Swaynos: Most of it was written. Most of the best lines are improvised, but for the most part everything is in the script. Any time that Shannon is on the phone, he was just totally winging it and it is amazing. Just like a little things that are really funny to me, were totally improvised. There is one part where John asks Kerri out on a date, and she says “maybe,” and in the script John says “cool” — but John went “cool, cool, cool.” That has just become part of our vernacular now. Now it has gotten to a point that people who were not on set but are in my life started saying it, which means that I am saying it that much.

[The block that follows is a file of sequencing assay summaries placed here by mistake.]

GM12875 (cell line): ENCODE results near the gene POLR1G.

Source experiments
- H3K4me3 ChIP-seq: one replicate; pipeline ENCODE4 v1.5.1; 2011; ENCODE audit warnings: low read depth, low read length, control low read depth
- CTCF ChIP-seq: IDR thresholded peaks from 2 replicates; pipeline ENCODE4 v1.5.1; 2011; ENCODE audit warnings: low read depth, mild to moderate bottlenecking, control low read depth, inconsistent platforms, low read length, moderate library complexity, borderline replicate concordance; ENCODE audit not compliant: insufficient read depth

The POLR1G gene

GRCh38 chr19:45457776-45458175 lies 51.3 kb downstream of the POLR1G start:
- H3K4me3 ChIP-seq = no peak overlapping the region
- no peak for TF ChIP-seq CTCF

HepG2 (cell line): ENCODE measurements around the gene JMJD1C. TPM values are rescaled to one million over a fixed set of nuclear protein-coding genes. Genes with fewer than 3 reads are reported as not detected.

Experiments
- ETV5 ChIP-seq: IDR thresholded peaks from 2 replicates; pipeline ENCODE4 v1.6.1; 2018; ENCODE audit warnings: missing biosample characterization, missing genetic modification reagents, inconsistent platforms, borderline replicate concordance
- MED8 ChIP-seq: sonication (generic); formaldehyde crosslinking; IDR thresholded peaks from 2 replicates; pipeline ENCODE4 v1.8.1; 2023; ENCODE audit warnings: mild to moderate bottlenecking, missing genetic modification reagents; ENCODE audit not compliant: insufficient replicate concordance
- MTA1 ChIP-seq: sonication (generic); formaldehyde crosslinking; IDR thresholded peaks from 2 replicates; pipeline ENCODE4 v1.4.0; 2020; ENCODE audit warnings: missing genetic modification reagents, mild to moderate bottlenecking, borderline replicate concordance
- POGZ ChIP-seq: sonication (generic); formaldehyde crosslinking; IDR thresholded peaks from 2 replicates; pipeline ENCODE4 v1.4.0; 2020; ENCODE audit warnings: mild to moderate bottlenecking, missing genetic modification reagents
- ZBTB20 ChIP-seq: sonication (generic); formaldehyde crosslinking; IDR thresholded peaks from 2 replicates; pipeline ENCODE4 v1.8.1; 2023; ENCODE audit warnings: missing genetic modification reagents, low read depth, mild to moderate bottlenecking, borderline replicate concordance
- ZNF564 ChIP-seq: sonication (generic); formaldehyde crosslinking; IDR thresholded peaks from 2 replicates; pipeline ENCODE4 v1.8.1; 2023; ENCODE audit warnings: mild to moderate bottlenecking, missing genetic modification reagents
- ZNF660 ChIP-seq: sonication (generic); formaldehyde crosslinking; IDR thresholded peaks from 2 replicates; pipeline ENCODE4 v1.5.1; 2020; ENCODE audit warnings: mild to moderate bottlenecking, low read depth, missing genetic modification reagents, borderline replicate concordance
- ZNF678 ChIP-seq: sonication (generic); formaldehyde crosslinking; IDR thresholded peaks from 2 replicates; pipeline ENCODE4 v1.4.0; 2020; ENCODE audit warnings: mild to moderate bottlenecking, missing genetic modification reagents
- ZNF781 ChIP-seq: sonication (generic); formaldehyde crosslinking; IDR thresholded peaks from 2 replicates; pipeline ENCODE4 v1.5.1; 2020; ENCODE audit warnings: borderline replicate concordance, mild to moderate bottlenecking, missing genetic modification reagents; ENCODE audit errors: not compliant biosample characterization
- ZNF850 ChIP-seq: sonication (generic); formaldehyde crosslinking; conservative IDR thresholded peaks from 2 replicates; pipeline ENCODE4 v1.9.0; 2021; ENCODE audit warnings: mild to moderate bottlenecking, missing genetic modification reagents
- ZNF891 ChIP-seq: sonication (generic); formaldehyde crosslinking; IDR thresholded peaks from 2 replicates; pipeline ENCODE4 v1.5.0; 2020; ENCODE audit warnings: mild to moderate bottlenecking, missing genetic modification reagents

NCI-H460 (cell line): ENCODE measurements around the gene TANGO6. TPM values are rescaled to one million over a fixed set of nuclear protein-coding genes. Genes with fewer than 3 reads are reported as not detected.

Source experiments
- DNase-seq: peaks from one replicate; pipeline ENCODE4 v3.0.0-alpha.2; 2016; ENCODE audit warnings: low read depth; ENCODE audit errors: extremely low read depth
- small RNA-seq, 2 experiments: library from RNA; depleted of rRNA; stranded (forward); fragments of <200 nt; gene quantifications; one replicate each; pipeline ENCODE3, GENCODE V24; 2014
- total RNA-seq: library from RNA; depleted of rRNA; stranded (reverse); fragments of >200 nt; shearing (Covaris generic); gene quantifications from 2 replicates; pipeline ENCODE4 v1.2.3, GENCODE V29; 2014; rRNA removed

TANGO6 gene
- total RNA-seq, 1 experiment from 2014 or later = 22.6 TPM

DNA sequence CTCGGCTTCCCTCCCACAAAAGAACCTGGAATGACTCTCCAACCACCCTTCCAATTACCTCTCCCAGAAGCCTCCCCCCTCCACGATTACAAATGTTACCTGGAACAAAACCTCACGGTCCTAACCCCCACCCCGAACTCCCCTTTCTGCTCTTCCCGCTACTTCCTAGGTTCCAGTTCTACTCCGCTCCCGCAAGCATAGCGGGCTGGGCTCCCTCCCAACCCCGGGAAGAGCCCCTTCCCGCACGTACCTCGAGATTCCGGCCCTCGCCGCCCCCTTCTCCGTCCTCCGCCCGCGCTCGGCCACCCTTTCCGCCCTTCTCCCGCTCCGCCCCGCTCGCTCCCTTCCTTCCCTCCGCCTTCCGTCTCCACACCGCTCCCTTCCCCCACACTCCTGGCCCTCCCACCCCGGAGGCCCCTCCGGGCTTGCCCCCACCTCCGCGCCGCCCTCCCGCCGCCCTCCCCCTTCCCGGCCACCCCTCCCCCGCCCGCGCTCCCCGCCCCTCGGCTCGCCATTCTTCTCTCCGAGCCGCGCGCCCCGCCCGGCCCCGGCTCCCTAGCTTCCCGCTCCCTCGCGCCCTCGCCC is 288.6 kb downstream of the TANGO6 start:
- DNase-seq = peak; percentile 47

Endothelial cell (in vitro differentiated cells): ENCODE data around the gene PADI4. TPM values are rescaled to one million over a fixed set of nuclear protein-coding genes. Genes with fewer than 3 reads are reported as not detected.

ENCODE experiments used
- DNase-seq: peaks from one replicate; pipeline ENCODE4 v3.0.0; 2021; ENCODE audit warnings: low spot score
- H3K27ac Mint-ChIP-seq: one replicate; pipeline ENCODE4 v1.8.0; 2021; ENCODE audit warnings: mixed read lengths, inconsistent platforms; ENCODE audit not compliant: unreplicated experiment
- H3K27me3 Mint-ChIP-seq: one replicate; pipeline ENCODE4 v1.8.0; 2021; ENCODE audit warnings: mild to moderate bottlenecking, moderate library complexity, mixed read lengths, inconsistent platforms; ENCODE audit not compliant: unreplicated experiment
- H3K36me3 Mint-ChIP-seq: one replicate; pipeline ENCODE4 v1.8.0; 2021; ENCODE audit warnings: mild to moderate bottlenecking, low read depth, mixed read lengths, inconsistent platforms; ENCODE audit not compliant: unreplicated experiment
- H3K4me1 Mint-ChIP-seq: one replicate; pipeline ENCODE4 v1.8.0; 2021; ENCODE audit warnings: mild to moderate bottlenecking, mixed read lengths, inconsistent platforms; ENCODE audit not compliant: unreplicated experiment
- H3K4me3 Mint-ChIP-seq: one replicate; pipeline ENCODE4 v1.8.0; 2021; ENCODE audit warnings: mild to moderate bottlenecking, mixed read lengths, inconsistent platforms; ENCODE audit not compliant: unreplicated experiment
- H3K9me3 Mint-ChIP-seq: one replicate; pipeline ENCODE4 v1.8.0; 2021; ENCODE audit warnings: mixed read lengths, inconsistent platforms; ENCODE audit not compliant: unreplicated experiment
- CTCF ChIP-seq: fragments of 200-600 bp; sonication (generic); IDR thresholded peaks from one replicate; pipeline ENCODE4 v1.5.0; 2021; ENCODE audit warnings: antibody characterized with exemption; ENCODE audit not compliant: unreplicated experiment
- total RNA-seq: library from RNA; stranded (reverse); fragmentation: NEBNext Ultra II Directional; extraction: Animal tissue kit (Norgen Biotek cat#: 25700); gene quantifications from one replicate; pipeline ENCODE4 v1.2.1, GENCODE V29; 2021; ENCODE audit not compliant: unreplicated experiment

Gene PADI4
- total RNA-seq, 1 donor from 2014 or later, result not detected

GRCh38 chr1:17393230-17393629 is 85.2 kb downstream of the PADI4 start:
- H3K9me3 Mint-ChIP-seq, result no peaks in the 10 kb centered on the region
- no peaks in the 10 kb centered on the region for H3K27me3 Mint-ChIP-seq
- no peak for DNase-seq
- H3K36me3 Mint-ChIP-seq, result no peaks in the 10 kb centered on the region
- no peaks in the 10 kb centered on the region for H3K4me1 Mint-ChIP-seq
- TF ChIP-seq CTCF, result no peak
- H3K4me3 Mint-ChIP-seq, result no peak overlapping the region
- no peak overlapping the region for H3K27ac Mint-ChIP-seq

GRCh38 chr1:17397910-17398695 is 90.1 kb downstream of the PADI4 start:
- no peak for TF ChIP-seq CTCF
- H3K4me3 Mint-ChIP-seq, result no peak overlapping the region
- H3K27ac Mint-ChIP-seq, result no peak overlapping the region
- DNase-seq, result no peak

Simpson: That’s something I really appreciate about both Pictures of Superheroes and Cinema Six — the quotability of the dialogue.

    Swaynos: I was comfortable with writing stuff that I think is funny, and I am comfortable as an editor, but everything in between those two things was totally alien to me. But I knew what shots I needed and I know when people are saying something that is funny, so I guess that’s all I needed. Having it all on the page helped a lot, and then having awesome funny people who could come up with even funnier things was great. There is one scene in which Kerri visits Byron for dinner, and when she leaves Byron improved a song called “Tacos for One” while we were still rolling. If we ever needed to make the movie longer, we could include “Tacos for One.” It just never quite felt right, but the fact that you have to cut out something that funny really hurts.